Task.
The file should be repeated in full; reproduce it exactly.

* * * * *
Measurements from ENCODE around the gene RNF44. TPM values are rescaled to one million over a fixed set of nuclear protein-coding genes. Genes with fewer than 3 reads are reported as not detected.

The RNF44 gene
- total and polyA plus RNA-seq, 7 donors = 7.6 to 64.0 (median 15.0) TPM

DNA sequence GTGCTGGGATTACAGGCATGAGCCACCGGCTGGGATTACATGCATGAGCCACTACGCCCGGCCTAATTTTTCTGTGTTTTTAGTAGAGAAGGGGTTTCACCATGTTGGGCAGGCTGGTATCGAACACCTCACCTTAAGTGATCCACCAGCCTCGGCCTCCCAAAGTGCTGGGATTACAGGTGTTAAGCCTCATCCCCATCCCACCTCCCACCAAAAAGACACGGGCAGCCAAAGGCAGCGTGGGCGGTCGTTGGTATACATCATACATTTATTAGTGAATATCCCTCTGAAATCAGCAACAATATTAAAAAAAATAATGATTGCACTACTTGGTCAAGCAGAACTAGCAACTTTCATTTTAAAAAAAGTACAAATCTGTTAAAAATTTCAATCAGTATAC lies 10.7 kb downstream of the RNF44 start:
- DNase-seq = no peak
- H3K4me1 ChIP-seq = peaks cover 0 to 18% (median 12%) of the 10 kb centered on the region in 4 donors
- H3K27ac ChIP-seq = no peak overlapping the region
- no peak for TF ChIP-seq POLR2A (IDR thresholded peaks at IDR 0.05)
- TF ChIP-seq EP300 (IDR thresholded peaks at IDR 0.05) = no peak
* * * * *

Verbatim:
Measurements from ENCODE around the gene RNF44. TPM values are rescaled to one million over a fixed set of nuclear protein-coding genes. Genes with fewer than 3 reads are reported as not detected.

The RNF44 gene
- total and polyA plus RNA-seq, 7 donors = 7.6 to 64.0 (median 15.0) TPM

DNA sequence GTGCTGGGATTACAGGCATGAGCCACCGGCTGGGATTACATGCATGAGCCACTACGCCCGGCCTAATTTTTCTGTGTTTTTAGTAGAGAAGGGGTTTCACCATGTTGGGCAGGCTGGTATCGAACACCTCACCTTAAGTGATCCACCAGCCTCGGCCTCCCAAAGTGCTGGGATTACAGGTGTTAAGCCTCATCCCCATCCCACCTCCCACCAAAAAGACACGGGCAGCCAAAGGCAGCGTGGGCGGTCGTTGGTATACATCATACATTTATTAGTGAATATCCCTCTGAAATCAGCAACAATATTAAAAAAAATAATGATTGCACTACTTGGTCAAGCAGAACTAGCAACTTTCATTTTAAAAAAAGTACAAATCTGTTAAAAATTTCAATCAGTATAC lies 10.7 kb downstream of the RNF44 start:
- DNase-seq = no peak
- H3K4me1 ChIP-seq = peaks cover 0 to 18% (median 12%) of the 10 kb centered on the region in 4 donors
- H3K27ac ChIP-seq = no peak overlapping the region
- no peak for TF ChIP-seq POLR2A (IDR thresholded peaks at IDR 0.05)
- TF ChIP-seq EP300 (IDR thresholded peaks at IDR 0.05) = no peak